At trial Trooper Johnson testified in detail, using his report, as to defendant's performance of the verbal portion of the field sobriety tests. Defendant objected to that testimony, and the trial court overruled the objection and the trooper was permitted to testify as to the facts in his report.

Defendant's position is that it was prejudicial error to permit Trooper Johnson to testify as to defendant's performance of the field sobriety tests when the recording was not made available to defendant. The two grounds asserted for exclusion of the evidence for failure to produce the tape recording of those tests are (1) that the failure to produce was in violation of the trial court's order and (2) that the destruction of the tape recording was the destruction of evidence which might have been exculpatory to the defendant, and that, therefore, admission of other evidence on the same point violated defendant's rights under the fourth amendment to the Constitution of the United States.

With regard to defendant's contention that the violation of the trial court's discovery order requires exclusion of all evidence of the field tests, Neb.Rev.Stat. § 29-1919 (Reissue 1979) sets out the statutory guidelines as to the effect of a party's failure to comply with a discovery order. Subsection (4) of that statute provides that on determination that a discovery order has not been complied with, the trial court may "[e]nter such other order as it deems just under the circumstances." In State v. Vicars, 207 Neb. 325, 334, 299 N.W.2d 421, 427 (1980), we held that § 29-1919 gives the trial court "broad discretion under the circumstances which may exist." In this case the trial court stated that its discovery orders were always conditioned that evidence was to be produced "if available." Here, there was no contention that the destruction of the tape recording was anything but routine and inadvertent. The recording was not required, by statute or regulation.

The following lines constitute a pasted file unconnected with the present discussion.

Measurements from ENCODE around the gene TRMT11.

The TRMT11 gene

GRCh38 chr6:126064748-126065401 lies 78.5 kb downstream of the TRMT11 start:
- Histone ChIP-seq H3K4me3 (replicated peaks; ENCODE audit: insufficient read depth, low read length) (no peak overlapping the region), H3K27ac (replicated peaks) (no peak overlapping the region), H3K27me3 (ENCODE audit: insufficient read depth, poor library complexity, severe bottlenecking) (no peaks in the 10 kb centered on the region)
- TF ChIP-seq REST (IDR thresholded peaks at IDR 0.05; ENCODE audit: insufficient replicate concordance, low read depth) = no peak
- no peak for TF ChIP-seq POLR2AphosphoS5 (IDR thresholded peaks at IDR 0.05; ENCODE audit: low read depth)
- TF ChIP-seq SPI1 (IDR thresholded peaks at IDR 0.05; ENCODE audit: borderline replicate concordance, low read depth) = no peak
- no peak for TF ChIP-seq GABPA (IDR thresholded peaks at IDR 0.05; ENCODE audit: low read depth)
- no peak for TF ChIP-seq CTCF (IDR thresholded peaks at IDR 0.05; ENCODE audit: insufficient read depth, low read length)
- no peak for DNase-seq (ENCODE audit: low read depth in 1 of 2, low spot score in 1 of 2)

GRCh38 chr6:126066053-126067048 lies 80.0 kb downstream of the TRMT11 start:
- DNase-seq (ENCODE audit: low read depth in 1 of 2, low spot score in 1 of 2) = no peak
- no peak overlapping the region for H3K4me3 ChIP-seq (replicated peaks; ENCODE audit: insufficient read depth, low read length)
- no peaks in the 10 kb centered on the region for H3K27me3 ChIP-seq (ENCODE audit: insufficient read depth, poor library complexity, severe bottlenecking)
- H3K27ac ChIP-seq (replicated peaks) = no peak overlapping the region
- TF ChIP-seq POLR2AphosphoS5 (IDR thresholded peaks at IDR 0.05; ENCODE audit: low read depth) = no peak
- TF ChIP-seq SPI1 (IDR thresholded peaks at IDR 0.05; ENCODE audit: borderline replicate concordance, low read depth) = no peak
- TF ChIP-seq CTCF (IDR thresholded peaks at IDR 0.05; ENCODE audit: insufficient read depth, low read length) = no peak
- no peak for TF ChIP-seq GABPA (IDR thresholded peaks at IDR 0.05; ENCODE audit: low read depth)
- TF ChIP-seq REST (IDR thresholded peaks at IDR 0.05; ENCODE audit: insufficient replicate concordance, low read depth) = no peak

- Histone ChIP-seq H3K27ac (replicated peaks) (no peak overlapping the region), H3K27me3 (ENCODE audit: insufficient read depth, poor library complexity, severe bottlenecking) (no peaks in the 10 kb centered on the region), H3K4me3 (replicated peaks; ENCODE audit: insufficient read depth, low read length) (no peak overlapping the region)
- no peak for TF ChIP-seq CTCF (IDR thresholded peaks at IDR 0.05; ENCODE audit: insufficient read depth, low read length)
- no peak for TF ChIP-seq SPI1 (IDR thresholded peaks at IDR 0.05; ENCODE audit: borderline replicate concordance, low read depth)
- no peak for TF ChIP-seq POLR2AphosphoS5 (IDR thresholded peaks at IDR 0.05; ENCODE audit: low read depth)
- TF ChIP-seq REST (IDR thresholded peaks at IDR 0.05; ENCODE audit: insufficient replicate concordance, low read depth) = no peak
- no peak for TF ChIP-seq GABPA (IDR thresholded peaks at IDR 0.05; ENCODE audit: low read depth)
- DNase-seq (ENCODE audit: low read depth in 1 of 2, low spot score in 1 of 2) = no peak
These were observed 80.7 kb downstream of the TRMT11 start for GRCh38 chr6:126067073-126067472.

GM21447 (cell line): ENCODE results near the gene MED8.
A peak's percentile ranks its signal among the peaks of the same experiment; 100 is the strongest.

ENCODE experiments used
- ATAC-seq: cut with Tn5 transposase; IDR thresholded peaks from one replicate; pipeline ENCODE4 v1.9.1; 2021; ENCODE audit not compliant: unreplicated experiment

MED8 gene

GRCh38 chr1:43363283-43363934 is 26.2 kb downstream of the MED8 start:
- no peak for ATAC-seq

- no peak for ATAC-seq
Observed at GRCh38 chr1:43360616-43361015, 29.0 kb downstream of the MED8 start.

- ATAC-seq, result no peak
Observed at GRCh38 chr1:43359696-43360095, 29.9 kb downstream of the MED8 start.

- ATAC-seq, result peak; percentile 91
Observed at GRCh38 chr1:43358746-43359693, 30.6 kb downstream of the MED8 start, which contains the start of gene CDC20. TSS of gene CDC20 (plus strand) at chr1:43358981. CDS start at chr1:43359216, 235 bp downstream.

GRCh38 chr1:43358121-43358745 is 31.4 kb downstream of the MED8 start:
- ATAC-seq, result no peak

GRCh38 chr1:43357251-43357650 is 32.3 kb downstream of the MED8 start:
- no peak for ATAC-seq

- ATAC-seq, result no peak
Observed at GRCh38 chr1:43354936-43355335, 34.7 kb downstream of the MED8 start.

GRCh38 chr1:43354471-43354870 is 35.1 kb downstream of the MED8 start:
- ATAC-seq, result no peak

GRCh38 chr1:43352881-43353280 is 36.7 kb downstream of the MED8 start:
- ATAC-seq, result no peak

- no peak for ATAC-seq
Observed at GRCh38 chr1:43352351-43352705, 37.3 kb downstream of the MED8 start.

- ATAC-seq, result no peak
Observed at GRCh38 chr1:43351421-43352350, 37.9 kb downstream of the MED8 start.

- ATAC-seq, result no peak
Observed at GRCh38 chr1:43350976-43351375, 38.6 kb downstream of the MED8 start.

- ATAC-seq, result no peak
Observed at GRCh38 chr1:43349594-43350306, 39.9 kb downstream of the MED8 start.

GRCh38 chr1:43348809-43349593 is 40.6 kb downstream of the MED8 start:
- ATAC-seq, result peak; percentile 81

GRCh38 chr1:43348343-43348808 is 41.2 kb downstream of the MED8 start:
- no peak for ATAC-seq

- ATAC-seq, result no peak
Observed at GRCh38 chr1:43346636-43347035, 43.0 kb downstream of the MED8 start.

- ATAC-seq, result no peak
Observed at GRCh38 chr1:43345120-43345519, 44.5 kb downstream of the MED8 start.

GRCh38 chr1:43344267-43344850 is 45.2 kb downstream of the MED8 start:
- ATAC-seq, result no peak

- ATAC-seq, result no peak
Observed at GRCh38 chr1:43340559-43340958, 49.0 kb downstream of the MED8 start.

Second, under the controlling case law of the U.S. Supreme Court, there was no violation of defendant's fourth amendment rights. Trooper Johnson made the tape recording as preliminary notes for his official report. Defendant had access to the official reports. In Killian v. United States, 368 U.S. 231, 242, 82 S. Ct. 302, 308, 7 L. Ed. 2d 256 (1961), the Court stated:

If the agents' notes ... were made only for the purpose of transferring the data thereon ... and if, after having served that purpose, they were destroyed by the agents in good faith and in accord with their normal practice, it would be clear that their destruction did not constitute an impermissible destruction of evidence nor deprive petitioner of any right.

In the case at bar Johnson transferred the information on the recording to a report. There is no evidence of bad faith, nor does defendant so contend. In Killian, supra at 242, 82 S. Ct. at 308, the Court also stated: "It is entirely clear that petitioner would not be entitled to a new trial because of the nonproduction of the agents' notes if those notes were so destroyed and not in existence at the time of the trial." We hold that the failure of the State to produce an officer's preliminary notes or recordings is not a violation of the fourth amendment to the U.S. Constitution when those notes or recordings are transferred to a report and destroyed as regular practice, so long as such notes or recordings are not destroyed in bad faith. The trial court did not abuse its discretion, under the facts in this case, in determining that the trooper's direct testimony was admissible even though the court's discovery order had not been complied with.